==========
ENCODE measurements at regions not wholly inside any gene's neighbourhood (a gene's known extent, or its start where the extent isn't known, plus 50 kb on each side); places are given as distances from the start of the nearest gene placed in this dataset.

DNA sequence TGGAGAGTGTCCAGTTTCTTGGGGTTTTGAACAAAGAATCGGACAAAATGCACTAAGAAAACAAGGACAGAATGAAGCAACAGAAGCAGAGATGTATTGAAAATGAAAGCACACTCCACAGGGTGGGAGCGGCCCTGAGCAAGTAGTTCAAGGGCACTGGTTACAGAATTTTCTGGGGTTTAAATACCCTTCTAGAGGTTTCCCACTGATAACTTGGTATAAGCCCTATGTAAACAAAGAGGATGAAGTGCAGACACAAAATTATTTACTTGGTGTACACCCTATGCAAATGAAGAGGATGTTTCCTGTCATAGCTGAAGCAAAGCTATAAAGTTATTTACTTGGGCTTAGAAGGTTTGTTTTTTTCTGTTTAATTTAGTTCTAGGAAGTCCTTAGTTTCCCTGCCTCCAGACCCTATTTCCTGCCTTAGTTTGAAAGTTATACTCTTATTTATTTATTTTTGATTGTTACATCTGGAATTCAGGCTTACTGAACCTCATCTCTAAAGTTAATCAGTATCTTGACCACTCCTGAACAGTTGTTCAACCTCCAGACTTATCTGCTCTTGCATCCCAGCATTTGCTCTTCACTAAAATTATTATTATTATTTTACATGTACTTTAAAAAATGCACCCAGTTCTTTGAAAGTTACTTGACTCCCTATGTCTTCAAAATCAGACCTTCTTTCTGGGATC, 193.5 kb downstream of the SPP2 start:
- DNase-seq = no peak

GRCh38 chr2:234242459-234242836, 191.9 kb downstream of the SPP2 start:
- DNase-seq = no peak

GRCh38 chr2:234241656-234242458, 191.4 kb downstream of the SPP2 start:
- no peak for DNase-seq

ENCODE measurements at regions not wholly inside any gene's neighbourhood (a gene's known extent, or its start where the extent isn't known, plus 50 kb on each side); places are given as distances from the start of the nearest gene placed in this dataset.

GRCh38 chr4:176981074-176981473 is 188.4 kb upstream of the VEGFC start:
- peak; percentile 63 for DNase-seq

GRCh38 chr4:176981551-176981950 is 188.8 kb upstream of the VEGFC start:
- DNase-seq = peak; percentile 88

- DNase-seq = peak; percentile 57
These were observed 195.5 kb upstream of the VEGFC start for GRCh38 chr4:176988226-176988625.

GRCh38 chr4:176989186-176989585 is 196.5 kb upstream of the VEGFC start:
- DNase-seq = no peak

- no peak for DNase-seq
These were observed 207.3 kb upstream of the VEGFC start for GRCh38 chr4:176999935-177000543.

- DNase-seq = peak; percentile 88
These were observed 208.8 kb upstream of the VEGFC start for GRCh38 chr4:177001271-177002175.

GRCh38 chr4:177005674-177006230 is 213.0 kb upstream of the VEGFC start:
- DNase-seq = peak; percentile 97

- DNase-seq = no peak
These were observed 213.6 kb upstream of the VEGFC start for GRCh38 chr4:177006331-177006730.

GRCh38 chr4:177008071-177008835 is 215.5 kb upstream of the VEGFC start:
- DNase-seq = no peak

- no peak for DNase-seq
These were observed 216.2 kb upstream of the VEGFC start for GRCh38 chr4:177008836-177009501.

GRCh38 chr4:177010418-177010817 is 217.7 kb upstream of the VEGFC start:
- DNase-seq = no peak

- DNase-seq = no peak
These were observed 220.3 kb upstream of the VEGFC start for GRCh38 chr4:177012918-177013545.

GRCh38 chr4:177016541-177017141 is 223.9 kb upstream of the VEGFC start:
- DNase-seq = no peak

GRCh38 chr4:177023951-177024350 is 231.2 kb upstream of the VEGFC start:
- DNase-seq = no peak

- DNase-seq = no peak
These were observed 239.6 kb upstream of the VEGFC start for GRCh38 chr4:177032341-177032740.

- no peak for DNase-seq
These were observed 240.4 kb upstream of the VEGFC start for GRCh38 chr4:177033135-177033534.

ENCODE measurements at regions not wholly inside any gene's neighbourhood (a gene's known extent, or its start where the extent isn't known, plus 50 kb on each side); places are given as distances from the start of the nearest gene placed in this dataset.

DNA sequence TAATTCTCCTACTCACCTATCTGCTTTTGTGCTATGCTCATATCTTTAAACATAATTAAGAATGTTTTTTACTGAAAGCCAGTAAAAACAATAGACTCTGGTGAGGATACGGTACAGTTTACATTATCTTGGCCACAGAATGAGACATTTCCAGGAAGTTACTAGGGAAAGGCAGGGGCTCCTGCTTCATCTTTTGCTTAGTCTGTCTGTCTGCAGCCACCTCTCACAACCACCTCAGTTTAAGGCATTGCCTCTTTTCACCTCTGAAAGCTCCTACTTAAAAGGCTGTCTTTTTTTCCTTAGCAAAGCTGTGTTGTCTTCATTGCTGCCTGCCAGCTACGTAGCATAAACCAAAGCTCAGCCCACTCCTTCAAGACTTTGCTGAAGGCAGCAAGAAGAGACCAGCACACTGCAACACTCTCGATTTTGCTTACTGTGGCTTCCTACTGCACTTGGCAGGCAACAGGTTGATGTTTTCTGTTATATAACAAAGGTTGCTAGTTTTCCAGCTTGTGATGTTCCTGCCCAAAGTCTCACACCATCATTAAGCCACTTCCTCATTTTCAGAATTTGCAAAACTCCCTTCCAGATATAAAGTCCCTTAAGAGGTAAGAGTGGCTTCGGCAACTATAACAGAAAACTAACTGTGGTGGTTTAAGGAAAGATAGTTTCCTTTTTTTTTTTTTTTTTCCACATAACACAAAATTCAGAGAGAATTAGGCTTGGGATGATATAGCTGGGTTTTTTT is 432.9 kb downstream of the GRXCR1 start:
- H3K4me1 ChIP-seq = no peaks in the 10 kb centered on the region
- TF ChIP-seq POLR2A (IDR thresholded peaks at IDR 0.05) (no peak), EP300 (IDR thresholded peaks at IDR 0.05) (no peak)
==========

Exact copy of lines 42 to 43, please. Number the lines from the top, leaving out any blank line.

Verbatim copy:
DNA sequence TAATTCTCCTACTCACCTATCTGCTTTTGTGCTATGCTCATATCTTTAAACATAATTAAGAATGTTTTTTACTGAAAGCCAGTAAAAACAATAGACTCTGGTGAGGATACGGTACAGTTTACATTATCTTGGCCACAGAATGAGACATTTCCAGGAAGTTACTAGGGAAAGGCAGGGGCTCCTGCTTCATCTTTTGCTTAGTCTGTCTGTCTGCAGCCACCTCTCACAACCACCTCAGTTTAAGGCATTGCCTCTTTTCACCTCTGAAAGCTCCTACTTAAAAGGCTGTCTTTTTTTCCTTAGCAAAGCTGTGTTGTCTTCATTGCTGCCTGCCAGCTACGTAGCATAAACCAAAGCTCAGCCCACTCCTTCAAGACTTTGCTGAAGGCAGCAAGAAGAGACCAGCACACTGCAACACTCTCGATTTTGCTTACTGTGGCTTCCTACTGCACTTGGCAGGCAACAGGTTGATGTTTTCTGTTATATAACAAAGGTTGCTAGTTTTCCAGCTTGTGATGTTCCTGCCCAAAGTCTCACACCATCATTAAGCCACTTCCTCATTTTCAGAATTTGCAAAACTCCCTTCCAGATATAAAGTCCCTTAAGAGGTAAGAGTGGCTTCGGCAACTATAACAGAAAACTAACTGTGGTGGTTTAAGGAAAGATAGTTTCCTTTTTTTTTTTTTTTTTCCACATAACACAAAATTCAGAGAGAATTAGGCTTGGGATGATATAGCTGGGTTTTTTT is 432.9 kb downstream of the GRXCR1 start:
- H3K4me1 ChIP-seq = no peaks in the 10 kb centered on the region